Hacked Emergency Infrastructure in Dallas a Lesson Before It's Too Late

May 1, 2017  |  By Chris M. Roberts

City officials in Dallas have pointed the finger at a hacker for causing all 156 emergency sirens to turn on at the same time.  The sirens were activated at 11:42 p.m., Friday April 7, and continued to wail for over 90 minutes before city workers pulled the plug on the emergency notification system.  The simultaneous blaring of sirens caused a chain reaction of consequences including the flooding of the 911 emergency phone lines and causing delays in responses to actual emergencies.  Researcher have concluded that the hacker was able to attack the system using a wireless transmission, meaning they could have conducted the attack from nearly anywhere in the Dallas area.

IISP Analyst Chris M. Roberts: "Researchers’ opinions vary on the difficulty of this hack, and while I tend to agree with those who say it was simple to carry out, the difficulty of the hack is not the important part of the story. The impact of the attack is where the focus needs to be. The sirens were offline for a number of hours and likely not trusted as much going forward, the 911 system was flooded with calls, and emergency responders were delayed. Additionally, the city has already responded by spending $100,000 to upgrade the system, in what is believed to be only the first round of funding for these technical upgrades.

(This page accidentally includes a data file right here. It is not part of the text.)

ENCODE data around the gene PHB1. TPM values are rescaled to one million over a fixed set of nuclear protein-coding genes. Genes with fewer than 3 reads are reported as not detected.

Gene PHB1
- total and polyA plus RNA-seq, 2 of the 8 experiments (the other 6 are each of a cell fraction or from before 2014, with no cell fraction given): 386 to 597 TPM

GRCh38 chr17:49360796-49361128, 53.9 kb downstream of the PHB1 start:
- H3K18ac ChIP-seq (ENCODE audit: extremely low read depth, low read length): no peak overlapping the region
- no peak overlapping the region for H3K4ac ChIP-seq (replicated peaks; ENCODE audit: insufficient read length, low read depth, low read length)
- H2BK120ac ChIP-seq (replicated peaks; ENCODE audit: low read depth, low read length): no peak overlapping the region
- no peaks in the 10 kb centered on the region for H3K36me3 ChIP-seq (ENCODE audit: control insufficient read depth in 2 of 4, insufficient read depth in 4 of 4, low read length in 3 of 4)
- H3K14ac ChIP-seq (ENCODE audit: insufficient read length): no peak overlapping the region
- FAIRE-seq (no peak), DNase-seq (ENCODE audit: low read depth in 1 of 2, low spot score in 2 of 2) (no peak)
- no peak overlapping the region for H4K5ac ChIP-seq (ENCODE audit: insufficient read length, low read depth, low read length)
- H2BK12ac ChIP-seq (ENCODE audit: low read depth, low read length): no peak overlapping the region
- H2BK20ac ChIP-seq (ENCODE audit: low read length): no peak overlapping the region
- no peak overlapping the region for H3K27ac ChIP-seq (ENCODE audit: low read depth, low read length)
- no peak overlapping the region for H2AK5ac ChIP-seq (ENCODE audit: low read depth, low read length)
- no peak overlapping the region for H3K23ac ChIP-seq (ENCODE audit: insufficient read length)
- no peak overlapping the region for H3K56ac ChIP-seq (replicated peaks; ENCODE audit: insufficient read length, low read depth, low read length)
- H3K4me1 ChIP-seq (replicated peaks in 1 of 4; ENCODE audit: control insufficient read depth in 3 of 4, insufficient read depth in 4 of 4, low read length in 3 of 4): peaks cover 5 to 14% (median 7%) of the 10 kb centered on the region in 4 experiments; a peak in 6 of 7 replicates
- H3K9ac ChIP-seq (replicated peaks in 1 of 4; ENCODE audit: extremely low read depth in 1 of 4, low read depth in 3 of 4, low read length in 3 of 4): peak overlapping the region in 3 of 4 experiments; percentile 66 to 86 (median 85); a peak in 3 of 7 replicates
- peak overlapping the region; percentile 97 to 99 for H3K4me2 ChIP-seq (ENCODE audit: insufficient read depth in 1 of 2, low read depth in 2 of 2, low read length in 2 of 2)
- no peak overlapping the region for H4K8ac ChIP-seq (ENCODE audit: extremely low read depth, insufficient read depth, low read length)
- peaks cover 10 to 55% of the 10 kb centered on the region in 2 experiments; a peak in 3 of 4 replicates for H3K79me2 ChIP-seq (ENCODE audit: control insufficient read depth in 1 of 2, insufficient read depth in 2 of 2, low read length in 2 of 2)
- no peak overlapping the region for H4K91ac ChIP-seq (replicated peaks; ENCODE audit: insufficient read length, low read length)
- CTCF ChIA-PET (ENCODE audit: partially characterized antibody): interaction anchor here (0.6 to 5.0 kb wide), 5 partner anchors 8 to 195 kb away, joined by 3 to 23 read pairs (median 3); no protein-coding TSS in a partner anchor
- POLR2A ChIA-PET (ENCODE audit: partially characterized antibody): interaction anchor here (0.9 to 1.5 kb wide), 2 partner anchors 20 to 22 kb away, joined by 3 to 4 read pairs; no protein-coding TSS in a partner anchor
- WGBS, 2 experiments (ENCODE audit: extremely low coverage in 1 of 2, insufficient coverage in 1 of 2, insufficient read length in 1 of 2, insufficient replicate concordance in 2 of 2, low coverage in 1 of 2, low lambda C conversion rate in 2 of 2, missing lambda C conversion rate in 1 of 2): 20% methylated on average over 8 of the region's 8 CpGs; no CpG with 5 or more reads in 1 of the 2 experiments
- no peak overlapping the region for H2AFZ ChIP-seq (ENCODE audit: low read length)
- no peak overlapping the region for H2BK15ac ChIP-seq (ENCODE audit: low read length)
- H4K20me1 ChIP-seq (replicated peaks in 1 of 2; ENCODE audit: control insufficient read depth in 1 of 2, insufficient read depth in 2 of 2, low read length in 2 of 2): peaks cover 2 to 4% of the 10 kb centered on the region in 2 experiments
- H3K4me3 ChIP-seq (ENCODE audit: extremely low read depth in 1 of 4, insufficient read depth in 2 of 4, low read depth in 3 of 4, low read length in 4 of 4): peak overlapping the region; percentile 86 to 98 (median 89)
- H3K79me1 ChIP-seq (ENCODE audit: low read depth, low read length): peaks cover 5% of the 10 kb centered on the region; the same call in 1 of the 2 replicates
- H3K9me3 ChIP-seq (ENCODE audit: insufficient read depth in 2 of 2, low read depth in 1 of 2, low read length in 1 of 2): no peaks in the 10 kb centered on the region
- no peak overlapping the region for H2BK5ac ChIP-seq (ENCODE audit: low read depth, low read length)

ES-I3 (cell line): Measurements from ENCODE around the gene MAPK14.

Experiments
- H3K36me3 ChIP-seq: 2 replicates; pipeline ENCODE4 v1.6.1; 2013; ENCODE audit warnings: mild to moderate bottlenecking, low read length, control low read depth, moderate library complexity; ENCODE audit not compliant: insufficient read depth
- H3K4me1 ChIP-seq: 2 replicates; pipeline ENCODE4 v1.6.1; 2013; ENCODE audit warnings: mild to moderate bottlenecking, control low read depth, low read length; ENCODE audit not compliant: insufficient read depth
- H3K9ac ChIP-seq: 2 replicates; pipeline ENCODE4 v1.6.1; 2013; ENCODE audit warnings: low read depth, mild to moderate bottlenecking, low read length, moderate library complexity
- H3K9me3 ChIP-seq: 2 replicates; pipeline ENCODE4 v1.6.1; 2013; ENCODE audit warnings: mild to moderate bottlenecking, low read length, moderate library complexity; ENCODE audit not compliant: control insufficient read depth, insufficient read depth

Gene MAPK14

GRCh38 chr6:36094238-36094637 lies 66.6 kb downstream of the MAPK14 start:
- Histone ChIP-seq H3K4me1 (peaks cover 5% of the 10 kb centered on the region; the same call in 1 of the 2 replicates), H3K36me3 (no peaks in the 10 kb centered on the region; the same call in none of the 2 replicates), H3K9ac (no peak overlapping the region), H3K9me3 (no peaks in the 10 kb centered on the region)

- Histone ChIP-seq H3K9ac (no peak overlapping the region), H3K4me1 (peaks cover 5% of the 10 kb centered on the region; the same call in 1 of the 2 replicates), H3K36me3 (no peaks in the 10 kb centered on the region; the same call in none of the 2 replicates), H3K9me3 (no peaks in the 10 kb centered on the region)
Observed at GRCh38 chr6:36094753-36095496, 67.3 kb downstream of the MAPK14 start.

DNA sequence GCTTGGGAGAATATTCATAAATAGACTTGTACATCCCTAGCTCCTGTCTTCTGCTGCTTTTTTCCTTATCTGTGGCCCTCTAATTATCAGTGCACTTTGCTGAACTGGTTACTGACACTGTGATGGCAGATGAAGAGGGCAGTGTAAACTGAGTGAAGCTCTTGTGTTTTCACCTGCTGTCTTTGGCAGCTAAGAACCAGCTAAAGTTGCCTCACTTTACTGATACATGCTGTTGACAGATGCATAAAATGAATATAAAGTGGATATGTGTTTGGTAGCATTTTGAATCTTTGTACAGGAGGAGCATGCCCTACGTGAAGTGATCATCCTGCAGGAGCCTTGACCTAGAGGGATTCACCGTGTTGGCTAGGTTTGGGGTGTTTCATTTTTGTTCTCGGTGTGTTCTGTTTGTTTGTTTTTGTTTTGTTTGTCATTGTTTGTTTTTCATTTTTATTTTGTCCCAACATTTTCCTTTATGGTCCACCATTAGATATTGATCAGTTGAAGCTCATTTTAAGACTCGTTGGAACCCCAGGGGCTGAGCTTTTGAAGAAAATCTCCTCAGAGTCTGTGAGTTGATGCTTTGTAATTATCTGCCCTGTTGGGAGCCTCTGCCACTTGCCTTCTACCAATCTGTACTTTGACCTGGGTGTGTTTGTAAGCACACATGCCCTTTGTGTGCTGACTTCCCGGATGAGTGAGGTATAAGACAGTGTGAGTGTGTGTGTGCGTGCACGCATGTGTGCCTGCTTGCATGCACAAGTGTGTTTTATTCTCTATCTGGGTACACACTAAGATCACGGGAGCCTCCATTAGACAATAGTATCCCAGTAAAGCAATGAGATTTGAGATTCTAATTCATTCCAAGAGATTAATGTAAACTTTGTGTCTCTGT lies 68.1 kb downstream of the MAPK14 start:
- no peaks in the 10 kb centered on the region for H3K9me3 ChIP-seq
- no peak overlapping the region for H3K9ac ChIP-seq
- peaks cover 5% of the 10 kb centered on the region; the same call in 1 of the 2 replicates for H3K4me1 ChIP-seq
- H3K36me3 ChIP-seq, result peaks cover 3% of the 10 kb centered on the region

This attack is an excellent example of why all infrastructure and internet-of-things (IoT) type systems need to be protected -- not just from computer attacks, but from all attack surfaces that leave the systems exposed. Systems, both old and new, connected to the internet or not, need to be evaluated and protected. The city of Dallas should be thankful that this wasn’t executed by someone with malicious intent because the outcome could have been much worse."


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